Over the course of 4.5 hours on February 12, 2001, NEAR Shoemaker executed its nail-biting descent with its camera pointed down to reveal the steady, inexorable approach of the surface. Landing, when it came, was surprisingly gentle, touching down at about 4 mph (6.4 km/h). NEAR Shoemaker also came to rest remarkably close to an interesting saddle-like depression called Himeros.

As the probe floated silently towards Himeros, it scrutinized this Key West-sized surface feature, which looked like part of a large impact crater. The last photograph of the site was taken less than 400 feet (120 m) above the surface, revealing a patchwork of pebble-strewn terrain, fragmented boulders, and a dust-filled crater the size of a football field. But Farquhar’s caution was well founded, for the landing was indeed the spacecraft’s curtain call.

NEAR Shoemaker finally went radio quiet on February 28, 2001.

Since then, several other missions — NASA’s Stardust, New Horizons, and Dawn; Europe’s Rosetta; and China’s Chang’e-2 — have gone on to examine near-Earth objects, main-belt asteroids, and trans-Neptunian bodies. And just last December, Japan’s Hayabusa-2 even returned samples from asteroid Ryugu to Earth, which scientists are now eagerly inspecting. Also chomping at the bit is NASA’s OSIRIS-Rex mission, which last October sampled asteroid Bennu. The mission aims to return those specimens to Earth in September 2023.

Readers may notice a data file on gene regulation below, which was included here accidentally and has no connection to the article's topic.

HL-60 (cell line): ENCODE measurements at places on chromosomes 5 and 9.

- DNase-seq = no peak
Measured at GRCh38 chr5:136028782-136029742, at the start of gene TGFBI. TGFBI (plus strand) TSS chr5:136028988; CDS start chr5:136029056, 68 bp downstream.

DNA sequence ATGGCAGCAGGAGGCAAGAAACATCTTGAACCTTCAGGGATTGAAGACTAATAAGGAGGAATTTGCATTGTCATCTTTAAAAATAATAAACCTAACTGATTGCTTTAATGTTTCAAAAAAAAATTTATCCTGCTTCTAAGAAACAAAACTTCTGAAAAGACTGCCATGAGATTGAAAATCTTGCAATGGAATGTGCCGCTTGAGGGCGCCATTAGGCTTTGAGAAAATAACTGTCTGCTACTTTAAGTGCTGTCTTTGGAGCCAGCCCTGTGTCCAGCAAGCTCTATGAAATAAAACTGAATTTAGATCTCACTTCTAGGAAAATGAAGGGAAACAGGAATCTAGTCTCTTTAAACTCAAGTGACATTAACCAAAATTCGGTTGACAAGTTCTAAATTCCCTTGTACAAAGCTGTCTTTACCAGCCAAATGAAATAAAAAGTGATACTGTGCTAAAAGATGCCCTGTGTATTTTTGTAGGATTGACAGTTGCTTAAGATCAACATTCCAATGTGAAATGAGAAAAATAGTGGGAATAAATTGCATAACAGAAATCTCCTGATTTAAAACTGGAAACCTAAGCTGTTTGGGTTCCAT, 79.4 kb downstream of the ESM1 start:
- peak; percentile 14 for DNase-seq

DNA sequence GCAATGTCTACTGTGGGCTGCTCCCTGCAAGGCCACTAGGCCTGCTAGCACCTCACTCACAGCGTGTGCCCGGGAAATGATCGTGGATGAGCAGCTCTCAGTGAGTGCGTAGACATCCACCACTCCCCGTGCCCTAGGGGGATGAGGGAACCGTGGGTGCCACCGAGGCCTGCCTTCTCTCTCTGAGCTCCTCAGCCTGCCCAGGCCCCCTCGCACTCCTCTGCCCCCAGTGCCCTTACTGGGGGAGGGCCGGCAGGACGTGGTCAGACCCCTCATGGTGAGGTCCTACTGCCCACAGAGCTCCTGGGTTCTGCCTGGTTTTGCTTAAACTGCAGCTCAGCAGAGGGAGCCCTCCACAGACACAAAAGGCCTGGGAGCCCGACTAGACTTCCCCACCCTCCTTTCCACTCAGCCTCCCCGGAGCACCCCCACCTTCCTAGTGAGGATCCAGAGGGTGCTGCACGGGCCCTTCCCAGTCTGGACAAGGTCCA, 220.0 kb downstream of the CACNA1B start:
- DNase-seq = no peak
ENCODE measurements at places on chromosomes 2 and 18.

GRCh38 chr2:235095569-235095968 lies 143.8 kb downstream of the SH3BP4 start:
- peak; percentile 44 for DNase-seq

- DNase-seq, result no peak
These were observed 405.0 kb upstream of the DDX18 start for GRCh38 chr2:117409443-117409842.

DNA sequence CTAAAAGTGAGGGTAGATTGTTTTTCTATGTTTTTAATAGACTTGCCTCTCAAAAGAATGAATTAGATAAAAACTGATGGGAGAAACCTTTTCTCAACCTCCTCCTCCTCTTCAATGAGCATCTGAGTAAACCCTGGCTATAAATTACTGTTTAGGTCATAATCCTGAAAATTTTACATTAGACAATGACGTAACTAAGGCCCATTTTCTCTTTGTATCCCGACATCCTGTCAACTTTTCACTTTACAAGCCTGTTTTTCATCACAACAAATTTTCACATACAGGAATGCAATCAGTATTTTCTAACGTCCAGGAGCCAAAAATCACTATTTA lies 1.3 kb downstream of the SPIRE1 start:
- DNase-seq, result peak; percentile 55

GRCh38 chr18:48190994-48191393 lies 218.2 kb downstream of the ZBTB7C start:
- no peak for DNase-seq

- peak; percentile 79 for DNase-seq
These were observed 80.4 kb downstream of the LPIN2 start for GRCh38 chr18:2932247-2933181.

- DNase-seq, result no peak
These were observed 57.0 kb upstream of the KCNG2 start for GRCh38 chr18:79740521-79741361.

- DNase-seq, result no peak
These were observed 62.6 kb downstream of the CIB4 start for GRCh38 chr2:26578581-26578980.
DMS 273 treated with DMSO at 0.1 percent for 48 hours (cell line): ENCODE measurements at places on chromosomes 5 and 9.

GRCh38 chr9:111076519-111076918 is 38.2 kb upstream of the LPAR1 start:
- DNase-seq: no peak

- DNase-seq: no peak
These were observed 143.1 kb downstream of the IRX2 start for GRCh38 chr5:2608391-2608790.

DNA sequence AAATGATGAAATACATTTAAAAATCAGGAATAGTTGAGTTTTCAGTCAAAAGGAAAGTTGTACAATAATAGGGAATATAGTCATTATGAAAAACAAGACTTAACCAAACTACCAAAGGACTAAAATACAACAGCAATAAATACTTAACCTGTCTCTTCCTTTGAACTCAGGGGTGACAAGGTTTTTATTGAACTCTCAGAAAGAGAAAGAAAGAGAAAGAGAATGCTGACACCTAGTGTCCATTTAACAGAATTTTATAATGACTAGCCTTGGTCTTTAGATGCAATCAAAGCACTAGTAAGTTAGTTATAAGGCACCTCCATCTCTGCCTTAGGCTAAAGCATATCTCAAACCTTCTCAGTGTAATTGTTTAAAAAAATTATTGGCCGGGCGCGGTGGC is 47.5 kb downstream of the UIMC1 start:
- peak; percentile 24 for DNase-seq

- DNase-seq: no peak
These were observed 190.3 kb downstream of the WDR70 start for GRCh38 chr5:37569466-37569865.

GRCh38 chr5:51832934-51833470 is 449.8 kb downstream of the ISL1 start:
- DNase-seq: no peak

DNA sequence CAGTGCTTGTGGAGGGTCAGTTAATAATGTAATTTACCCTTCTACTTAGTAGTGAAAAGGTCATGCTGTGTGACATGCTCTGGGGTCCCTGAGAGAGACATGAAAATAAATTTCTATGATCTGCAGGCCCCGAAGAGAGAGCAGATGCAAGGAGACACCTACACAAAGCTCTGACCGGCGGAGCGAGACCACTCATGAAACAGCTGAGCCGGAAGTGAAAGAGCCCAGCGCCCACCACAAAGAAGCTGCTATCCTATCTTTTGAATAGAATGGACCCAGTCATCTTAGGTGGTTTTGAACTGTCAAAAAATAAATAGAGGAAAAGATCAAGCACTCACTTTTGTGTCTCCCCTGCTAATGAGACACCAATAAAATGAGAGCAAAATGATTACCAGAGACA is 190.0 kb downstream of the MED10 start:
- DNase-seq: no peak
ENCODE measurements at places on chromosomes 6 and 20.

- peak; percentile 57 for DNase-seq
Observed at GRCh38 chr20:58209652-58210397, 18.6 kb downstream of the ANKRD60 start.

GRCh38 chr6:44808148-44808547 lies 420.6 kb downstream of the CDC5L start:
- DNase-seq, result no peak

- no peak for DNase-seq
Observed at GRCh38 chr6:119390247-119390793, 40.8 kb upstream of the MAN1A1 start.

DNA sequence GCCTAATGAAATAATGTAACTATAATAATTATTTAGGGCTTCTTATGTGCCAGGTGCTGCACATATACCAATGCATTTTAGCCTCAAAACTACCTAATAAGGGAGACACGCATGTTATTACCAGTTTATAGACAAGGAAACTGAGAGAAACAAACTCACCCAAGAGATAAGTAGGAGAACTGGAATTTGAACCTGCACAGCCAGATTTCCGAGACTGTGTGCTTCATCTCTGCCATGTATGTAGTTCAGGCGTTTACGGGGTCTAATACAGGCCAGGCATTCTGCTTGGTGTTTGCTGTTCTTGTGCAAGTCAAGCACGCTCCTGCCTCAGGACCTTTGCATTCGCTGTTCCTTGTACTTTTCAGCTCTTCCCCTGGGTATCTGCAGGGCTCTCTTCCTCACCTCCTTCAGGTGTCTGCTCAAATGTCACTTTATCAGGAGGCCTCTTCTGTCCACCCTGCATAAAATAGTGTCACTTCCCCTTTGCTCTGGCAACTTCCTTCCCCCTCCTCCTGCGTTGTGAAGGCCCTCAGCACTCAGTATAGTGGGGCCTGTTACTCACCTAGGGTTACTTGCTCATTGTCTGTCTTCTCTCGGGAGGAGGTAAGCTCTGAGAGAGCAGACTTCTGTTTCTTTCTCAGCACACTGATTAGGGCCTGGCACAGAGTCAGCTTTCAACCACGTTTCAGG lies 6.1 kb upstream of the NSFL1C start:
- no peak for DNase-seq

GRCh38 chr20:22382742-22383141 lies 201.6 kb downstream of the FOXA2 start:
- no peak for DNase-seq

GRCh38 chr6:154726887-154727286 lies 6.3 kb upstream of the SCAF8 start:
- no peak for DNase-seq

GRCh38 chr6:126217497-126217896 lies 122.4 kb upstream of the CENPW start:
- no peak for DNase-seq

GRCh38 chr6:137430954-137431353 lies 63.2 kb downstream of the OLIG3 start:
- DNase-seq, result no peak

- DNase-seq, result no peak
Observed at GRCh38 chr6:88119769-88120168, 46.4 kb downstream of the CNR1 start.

And there’s plenty more to come, too. In October of this year, NASA’s Lucy mission will set off on a decade-long trek to visit a half-dozen Jupiter-trailing Trojan asteroids. Next year, China’s ZhengHe spacecraft will fly a sample-return mission to the rapidly rotating near-Earth asteroid Kamo’oalewa. And also in 2022, NASA’s Psyche will head for a metallic asteroid of the same name.

It has been 20 years since NEAR Shoemaker made history by cuddling up with asteroid Eros just two days before Valentine’s Day. And that unexpectedly successful date kicked off a continuing quest to unlock the secrets of these tiny worlds, as well as the clues they might hold about how we came to be.